In Carlton, Bistra is a fresh 60-seater European bistro. “Our fare draws its influence predominantly from British, French and Italian cooking and technique, and yet it is quintessentially Australian,” says co-owner Joseph Ho, who is behind the venue alongside Henry Crawford and Alexei Taheny-Macfarlane. Head chef Alex Nishizawa spent time in the kitchens of Attica, Bar Liberty and Falco. Here, he plates up refined European bistro standards, perhaps bubbling onion soup with a Comté-laiden crouton; or a rectangle of rich chicken liver pâté. A signature cheeseburger served with a whole pickle steers things into a more relaxed territory; while scotch fillet comes with a classic peppercorn sauce and fries; and red emperor is served with a white bean ragù and braised fennel. Panisse (chickpea fritters) come served with warm autumnal vegetables; while casarecce is dotted with squid, fermented chilli, olives and preserved lemon. The dining room takes on a restrained brief thanks to interior designer Pip McCully of Studio Wonder.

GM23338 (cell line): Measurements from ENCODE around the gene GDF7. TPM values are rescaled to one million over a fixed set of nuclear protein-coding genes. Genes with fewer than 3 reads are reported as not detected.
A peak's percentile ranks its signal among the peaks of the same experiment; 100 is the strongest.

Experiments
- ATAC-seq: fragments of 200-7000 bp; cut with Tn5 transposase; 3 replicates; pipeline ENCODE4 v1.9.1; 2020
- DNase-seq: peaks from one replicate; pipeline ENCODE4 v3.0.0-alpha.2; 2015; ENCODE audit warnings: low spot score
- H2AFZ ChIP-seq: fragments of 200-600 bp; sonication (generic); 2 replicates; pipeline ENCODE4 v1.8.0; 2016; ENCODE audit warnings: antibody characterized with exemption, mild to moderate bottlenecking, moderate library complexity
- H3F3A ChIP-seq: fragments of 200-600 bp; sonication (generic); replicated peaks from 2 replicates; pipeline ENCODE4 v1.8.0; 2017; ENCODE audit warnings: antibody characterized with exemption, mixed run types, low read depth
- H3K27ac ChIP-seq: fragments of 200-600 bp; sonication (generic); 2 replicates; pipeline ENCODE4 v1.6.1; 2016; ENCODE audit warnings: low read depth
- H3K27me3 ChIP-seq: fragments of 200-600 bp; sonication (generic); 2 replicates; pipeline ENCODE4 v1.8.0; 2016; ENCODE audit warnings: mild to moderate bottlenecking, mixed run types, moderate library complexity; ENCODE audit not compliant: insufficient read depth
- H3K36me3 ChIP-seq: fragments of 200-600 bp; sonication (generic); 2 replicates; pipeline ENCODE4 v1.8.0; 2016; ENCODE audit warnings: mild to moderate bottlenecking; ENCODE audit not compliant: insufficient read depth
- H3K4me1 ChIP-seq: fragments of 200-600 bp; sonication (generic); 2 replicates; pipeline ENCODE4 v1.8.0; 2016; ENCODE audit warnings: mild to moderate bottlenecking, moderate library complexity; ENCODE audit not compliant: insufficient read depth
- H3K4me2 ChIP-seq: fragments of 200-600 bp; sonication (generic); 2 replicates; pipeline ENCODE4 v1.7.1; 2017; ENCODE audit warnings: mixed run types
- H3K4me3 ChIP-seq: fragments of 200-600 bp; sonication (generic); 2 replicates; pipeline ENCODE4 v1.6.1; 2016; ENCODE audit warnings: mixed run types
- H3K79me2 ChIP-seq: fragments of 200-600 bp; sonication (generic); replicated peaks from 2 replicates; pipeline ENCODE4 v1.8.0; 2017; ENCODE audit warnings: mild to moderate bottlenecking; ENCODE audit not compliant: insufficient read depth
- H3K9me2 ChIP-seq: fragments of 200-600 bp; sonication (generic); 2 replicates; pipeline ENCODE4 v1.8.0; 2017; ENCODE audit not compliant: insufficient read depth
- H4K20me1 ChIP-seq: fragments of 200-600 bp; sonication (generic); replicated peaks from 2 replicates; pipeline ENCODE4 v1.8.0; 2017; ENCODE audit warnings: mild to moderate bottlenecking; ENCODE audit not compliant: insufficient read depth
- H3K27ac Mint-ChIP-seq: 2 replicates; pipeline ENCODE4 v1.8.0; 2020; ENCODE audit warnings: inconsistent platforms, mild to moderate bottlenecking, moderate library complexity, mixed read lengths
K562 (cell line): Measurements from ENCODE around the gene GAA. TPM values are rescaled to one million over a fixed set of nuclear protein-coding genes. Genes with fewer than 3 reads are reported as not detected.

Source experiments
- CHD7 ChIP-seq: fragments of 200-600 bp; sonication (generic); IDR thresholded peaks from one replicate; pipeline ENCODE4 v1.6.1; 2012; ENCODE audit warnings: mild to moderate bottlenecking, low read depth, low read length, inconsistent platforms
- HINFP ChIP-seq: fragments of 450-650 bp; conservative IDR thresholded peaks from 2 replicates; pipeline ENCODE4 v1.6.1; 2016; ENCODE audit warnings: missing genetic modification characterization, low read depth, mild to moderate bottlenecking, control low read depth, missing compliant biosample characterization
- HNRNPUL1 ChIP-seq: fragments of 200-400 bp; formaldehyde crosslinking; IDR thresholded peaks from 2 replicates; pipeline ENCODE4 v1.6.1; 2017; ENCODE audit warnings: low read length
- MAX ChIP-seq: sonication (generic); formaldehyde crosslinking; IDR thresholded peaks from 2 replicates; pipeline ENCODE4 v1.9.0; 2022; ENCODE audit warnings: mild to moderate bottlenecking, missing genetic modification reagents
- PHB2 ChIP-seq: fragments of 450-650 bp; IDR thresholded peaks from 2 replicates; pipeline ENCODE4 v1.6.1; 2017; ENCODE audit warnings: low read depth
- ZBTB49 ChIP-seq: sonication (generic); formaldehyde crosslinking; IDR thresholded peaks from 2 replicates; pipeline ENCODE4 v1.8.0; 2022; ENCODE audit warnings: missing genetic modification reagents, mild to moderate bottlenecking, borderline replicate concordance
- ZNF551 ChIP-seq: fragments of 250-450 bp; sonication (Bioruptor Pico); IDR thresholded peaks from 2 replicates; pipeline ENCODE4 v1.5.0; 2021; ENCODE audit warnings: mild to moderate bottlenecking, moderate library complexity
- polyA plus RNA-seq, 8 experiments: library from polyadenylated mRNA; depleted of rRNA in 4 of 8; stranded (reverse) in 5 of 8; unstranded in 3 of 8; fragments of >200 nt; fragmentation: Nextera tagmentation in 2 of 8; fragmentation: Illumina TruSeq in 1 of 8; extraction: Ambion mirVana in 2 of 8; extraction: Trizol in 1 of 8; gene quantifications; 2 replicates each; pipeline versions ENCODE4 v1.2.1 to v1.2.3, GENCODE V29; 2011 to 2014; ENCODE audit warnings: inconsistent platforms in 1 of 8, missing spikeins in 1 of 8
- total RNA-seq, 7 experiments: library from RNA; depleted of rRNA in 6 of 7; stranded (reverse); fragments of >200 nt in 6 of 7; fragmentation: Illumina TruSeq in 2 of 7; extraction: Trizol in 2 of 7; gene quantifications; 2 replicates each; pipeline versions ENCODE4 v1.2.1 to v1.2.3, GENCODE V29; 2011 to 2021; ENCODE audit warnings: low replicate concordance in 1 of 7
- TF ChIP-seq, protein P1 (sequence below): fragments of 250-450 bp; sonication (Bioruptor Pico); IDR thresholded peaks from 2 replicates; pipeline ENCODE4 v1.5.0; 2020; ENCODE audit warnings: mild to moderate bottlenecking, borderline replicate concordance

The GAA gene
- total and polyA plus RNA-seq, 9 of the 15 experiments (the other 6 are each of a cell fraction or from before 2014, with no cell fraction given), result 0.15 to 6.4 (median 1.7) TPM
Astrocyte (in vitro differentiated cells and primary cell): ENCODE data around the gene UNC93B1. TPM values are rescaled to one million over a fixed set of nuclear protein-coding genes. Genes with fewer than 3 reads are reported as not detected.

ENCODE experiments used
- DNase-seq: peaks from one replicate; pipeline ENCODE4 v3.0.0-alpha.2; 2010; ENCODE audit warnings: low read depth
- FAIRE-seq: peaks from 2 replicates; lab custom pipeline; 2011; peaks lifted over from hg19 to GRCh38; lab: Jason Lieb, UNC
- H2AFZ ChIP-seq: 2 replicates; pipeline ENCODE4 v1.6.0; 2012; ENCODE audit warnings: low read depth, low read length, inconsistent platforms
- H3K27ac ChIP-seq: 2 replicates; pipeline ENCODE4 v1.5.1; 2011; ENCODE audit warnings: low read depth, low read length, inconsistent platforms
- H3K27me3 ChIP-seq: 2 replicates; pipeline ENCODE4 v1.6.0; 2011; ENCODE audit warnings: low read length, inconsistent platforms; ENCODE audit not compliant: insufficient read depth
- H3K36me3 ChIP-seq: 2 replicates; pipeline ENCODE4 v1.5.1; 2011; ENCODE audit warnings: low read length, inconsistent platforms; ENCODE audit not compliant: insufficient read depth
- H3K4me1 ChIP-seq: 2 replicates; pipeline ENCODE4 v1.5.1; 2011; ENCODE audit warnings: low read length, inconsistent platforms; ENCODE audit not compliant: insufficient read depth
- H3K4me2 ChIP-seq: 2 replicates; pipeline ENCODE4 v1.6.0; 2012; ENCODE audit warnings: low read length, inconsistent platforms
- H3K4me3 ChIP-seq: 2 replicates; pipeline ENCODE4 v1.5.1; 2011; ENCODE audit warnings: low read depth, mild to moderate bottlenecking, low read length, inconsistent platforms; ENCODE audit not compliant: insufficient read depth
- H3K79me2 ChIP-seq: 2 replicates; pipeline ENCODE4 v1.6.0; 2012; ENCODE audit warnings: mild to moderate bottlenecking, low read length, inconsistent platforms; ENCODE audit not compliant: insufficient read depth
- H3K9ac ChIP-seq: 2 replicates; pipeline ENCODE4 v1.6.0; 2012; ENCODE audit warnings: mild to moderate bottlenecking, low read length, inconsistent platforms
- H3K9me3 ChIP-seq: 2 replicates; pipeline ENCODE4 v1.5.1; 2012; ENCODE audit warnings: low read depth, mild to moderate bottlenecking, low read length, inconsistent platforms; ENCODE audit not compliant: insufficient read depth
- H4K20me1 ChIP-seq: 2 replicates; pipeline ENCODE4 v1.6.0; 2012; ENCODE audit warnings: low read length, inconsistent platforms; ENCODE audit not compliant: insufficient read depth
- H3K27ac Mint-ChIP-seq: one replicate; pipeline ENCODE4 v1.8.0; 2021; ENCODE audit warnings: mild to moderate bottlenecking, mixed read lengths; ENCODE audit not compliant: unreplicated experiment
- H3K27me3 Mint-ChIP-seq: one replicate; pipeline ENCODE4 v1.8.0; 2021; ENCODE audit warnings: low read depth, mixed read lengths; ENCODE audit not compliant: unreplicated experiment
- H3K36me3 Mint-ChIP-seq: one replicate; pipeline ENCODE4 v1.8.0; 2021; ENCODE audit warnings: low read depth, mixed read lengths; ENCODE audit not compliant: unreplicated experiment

A spread at Mill Place Merchants, a new bar and eatery in they CBD

Mill Place Merchants

Gussied-up party pies, devilled eggs and whisky cocktails are the top orders at Mill Place Merchants, a new speakeasy-inspired bar and eatery in the CBD. Originally home to the Flemington Meat Preserving Company, the entrance to the 60-seat venue is hidden behind a grand gilt-framed mirror. Cocktails favour classics and use housemade garnishes including Tasmanian cherries macerated in Bourbon; and small pickled onions. Order up alongside devilled eggs topped with Yarra Valley salmon roe; jamón croquettes with green garlic aïoli; a mortadella, mozzarella and bush tomato relish sandwich; and mini steak onion and ale pies.